For more ferry information, call (800) BY-FERRY or visit www.ncferry.org.
Hatteras-Ocracoke Free Ferry: This ferry service links Hatteras and Ocracoke islands with a relaxing 40-minute trip. During the summer the wait can be long. Reservations are not accepted. When getting in line for this ferry, do not get in the far right lane, which always has the shortest line – that’s the locals’ lane.
Hatteras to Ocracoke:
May 2 – Oct. 30: Departures at 5, 6 and 7 a.m.; every 30 minutes from 7:30 a.m. to 7 p.m.; then at 8, 9, 10, 11 p.m. and midnight.
Oct. 31 – Jan. 1, 2007: Departures at 5, 6, 7 and 8 a.m.; every 30 minutes from 9 a.m. to 6 p.m.; then at 7, 8, 9, 10, 11 and midnight.
Jan. 1, 2007 – May 1, 2007: Departs every hour from 5 a.m. to midnight.
Ocracoke to Hatteras:
May 2 – Oct. 30: Departures at 5, 6, 7 and 8 a.m.; every 30 minutes from 8:30 a.m. to 7:30 p.m.; and at 8, 9, 10, 11 p.m. and midnight.
Oct. 31 – Jan. 1, 2007: Departures at 5, 6, 7, 8, 9 and 10 a.m.; every 30 minutes from 10:30 a.m. to 6:30 p.m.; then at 7, 8, 9, 10, 11 p.m. and midnight.
Jan. 1, 2007 – May 1, 2007: Departs every hour, 5 a.m. to midnight.
Cedar Island/Swan Quarter Toll Ferries: These ferries carry passengers between Ocracoke and the mainland towns of Cedar Island and Swan Quarter. The Cedar Island Ferry is 2¼ hours long and the Swan Quarter is 2½ hours long. Call for departure times because they vary quite a bit throughout the year. Reservations are recommended; make them by calling Ocracoke, (800) 345-1665; Cedar Island, (800) 856-0343; or Swan Quarter, (800) 773-1094. You must claim your reservation 30 minutes prior to your departure time. Cost is $1 for pedestrians, $3 for bicycles, $10 for motorcycles, $15 for vehicles and/or combinations less than 20 feet, $30 for vehicles/combinations 20 to 40 feet and $45 for vehicles/combinations up to 65 feet.
For weather information, watch The Weather Channel on channel 16 (if you have access to local cable TV). Otherwise, listen to the radio. Local radio stations give frequent weather updates.
Click here for today’s weather.
In an island environment, a lot depends on the tides. You’ll want to time your beach walk to low tide, your fishing trip to an incoming high tide and your *** dig to a falling tide. Printed tide charts are available at local tackle shops, or you can call one of the local piers and they’ll tell you when the tides are changing.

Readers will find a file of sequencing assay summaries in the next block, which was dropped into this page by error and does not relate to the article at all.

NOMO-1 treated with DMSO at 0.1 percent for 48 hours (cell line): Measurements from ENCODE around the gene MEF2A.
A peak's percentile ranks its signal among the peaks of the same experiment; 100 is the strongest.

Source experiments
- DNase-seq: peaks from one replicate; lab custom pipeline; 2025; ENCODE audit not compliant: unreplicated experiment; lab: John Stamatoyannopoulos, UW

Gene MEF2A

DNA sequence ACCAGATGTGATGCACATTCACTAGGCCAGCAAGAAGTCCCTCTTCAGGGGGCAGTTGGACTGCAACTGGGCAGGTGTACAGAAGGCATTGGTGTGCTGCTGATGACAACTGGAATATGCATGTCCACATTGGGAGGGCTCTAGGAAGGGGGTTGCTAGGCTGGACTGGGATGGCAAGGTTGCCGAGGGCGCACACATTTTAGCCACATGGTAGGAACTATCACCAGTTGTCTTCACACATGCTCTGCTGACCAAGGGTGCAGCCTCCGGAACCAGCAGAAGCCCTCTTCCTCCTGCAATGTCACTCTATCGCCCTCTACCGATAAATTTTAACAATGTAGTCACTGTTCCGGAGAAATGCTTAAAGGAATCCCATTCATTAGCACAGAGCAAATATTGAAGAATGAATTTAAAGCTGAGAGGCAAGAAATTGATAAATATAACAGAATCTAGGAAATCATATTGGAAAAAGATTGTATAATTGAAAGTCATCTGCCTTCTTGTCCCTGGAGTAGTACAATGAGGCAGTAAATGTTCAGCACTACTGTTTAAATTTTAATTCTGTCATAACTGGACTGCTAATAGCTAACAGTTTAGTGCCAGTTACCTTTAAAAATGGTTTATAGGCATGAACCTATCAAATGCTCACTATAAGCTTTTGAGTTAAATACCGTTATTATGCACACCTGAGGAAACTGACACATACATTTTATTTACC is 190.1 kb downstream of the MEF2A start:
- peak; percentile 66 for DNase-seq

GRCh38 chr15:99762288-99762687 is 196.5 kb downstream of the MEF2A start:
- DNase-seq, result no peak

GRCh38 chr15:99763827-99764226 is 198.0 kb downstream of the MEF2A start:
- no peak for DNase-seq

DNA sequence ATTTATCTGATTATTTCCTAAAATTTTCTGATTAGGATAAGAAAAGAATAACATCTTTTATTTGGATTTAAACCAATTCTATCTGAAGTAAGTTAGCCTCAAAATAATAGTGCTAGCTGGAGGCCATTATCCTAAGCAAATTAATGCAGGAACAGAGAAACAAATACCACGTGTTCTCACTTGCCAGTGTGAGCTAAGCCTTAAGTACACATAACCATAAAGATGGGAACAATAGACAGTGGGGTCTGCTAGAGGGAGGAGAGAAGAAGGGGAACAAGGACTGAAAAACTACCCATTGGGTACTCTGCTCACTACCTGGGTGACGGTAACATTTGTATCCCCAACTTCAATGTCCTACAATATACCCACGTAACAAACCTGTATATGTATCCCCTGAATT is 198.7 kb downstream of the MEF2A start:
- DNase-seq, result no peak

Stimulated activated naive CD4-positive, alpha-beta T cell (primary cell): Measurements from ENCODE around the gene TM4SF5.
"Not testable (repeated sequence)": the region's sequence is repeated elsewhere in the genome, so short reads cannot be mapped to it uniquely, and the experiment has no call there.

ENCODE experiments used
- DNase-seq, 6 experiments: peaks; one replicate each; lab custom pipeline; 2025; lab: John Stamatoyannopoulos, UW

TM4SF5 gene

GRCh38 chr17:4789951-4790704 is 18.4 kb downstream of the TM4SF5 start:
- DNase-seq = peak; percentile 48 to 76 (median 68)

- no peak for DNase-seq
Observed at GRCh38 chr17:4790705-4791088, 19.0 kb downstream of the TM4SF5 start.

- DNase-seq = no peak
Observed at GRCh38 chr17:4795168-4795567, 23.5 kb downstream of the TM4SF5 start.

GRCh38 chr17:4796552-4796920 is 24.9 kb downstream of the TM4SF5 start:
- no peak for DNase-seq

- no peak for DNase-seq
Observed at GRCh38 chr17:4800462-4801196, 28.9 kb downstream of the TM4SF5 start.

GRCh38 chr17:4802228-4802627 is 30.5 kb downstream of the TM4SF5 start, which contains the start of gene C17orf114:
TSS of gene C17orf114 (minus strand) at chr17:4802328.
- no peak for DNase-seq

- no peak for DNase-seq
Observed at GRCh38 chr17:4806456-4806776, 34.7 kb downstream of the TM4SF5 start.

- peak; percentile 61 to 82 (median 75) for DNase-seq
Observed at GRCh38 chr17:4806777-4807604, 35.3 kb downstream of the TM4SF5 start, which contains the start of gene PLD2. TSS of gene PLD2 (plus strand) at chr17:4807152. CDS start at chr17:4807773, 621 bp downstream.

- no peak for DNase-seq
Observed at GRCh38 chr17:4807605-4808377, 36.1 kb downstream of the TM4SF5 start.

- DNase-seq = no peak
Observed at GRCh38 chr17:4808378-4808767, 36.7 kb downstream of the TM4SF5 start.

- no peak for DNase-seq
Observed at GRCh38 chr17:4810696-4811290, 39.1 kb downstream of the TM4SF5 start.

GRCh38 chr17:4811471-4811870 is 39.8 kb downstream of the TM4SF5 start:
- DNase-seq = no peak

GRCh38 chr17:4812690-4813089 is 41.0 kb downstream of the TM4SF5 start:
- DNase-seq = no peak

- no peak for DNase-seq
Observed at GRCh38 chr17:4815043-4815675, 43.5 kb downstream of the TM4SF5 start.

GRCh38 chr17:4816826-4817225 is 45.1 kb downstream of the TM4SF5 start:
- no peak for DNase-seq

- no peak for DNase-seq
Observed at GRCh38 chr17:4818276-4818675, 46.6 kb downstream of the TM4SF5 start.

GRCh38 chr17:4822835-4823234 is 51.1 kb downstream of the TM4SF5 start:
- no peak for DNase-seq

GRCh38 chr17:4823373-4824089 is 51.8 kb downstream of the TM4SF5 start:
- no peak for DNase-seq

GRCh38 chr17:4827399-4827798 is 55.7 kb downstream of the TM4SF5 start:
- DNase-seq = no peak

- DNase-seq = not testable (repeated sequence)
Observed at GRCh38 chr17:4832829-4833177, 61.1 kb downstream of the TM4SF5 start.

Dial 911 for any emergency—fire, police, sheriff, ambulance or ocean rescue.
Emergency Medical Facilities
Only the Outer Banks Hospital is open 24 hours, but some of the other facilities listed have an emergency call number on their answering machines.
- The Outer Banks Hospital, Nags Head, (252) 449-4500
- Outer Banks Urgent Care, Nags Head, (252) 261-8040
- Beach Medical Care, Kitty Hawk, (252) 261-4187
- HealthEast Family Care, Avon, (252) 995-3073
- HealthEast Family Care, Hatteras Village, (252) 986-2756
Swimming in the ocean calls for more caution than you would take when swimming in a lake or pool. If you’re in doubt about the conditions or your swimming ability, do not swim, unless you are within sight of a lifeguard. Keep these tips in mind when swimming in the ocean.
Watch Your Children: It is especially important to keep an eye on children at all times, even on calm days and even if they’re only wading in the surf. Little ones can be easily washed off their feet by a wave when you’re not looking.
Stay Away from Piers: Keep at least 300 feet away from fishing piers when swimming or surfing.
Know Your Ability: If you are not a strong swimmer, don’t go out beyond wading depth. Do not depend on flotation devices like rafts and body boards if you are not a strong swimmer. They can easily wash away from you.
Red Flags Flying: Sometimes the ocean will look fine to you, but, nevertheless, there are dangerous currents at work. If it is too dangerous to swim on any given day due to dangerous rip currents, ocean-safety personnel will fly red flags along the beaches. The flags mean that swimming is prohibited – do not swim or even wade in the surf. And do not second-guess the professionals on this issue!
Rip Currents: Do you know what a rip current is and what to do if you get caught in one? A rip current is a powerful channel of water flowing away from the shore. Rip currents can be spotted by a difference in water color, a gap in the breaking wave pattern or foam and objects moving out to sea. But they are difficult to spot, and you may not see them even though they’re there. Rip currents do not pull people under water – they pull people away from shore. Thus, drownings occur when people are unable to stay afloat due to panic, exhaustion or lack of swimming skills.
- If you start to feel that you are being pulled out to sea, do not panic. Stay calm so you can think clearly. It might be helpful to float on your back for a bit while you calm down and regroup.
- Never try to swim directly back to shore or you will tire yourself out. The best thing to do is to slowly, calmly swim parallel to the shore to get out of the current.
- Once you feel that you are no longer being pulled outward, swim back into shore.
- If you are unable to swim out of the rip current, float or calmly tread water. When the current dissipates, swim diagonally to shore.
- If you are still unable to reach shore, draw attention to yourself by yelling for help.
- If you see someone in trouble, summon a lifeguard or call 911. Throw a flotation device to the person. Remember, many people drown while trying to save someone else from a rip current, so do not come into direct contact with the person in trouble.
Swim Near a Lifeguard: Lifeguards are on the beach from Memorial Day through Labor Day and sometimes a little longer in the season. Hours vary. Some lifeguards are posted on stands while others roam the beach on ATVs. If you are not a strong swimmer, it is highly suggested that you ocean swim within view of a lifeguard.